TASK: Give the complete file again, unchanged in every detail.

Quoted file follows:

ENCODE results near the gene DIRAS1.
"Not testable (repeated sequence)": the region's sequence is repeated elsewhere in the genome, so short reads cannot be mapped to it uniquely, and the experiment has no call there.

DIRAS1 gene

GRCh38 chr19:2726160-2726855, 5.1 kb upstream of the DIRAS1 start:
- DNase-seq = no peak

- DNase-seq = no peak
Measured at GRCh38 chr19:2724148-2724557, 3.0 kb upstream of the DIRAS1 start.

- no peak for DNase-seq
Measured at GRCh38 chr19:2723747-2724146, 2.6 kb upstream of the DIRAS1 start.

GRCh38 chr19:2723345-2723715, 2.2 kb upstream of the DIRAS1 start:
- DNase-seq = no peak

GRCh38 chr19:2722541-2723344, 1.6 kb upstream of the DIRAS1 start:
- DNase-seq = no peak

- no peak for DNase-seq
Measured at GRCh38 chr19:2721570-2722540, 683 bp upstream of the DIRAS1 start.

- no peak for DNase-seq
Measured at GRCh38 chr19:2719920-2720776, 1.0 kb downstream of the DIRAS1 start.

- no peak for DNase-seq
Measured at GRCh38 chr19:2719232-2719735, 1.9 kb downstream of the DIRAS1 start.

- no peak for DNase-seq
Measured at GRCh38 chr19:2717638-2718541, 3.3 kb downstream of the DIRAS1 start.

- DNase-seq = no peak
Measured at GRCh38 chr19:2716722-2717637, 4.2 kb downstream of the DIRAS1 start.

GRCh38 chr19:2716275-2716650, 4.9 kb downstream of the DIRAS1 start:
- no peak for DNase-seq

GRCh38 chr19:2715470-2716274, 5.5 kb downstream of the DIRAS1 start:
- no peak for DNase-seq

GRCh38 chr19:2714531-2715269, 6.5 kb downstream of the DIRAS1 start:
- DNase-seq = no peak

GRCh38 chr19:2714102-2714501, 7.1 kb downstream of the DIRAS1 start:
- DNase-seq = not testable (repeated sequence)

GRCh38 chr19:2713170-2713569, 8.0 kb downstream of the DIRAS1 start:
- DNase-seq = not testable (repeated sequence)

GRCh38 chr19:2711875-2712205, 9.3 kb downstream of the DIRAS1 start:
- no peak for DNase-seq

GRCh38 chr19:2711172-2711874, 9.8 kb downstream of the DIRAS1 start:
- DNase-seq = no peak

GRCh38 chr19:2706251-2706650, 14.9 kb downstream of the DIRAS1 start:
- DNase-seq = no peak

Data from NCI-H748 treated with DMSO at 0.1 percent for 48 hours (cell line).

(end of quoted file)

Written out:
ENCODE results near the gene DIRAS1.
"Not testable (repeated sequence)": the region's sequence is repeated elsewhere in the genome, so short reads cannot be mapped to it uniquely, and the experiment has no call there.

DIRAS1 gene

GRCh38 chr19:2726160-2726855, 5.1 kb upstream of the DIRAS1 start:
- DNase-seq = no peak

- DNase-seq = no peak
Measured at GRCh38 chr19:2724148-2724557, 3.0 kb upstream of the DIRAS1 start.

- no peak for DNase-seq
Measured at GRCh38 chr19:2723747-2724146, 2.6 kb upstream of the DIRAS1 start.

GRCh38 chr19:2723345-2723715, 2.2 kb upstream of the DIRAS1 start:
- DNase-seq = no peak

GRCh38 chr19:2722541-2723344, 1.6 kb upstream of the DIRAS1 start:
- DNase-seq = no peak

- no peak for DNase-seq
Measured at GRCh38 chr19:2721570-2722540, 683 bp upstream of the DIRAS1 start.

- no peak for DNase-seq
Measured at GRCh38 chr19:2719920-2720776, 1.0 kb downstream of the DIRAS1 start.

- no peak for DNase-seq
Measured at GRCh38 chr19:2719232-2719735, 1.9 kb downstream of the DIRAS1 start.

- no peak for DNase-seq
Measured at GRCh38 chr19:2717638-2718541, 3.3 kb downstream of the DIRAS1 start.

- DNase-seq = no peak
Measured at GRCh38 chr19:2716722-2717637, 4.2 kb downstream of the DIRAS1 start.

GRCh38 chr19:2716275-2716650, 4.9 kb downstream of the DIRAS1 start:
- no peak for DNase-seq

GRCh38 chr19:2715470-2716274, 5.5 kb downstream of the DIRAS1 start:
- no peak for DNase-seq

GRCh38 chr19:2714531-2715269, 6.5 kb downstream of the DIRAS1 start:
- DNase-seq = no peak

GRCh38 chr19:2714102-2714501, 7.1 kb downstream of the DIRAS1 start:
- DNase-seq = not testable (repeated sequence)

GRCh38 chr19:2713170-2713569, 8.0 kb downstream of the DIRAS1 start:
- DNase-seq = not testable (repeated sequence)

GRCh38 chr19:2711875-2712205, 9.3 kb downstream of the DIRAS1 start:
- no peak for DNase-seq

GRCh38 chr19:2711172-2711874, 9.8 kb downstream of the DIRAS1 start:
- DNase-seq = no peak

GRCh38 chr19:2706251-2706650, 14.9 kb downstream of the DIRAS1 start:
- DNase-seq = no peak

Data from NCI-H748 treated with DMSO at 0.1 percent for 48 hours (cell line).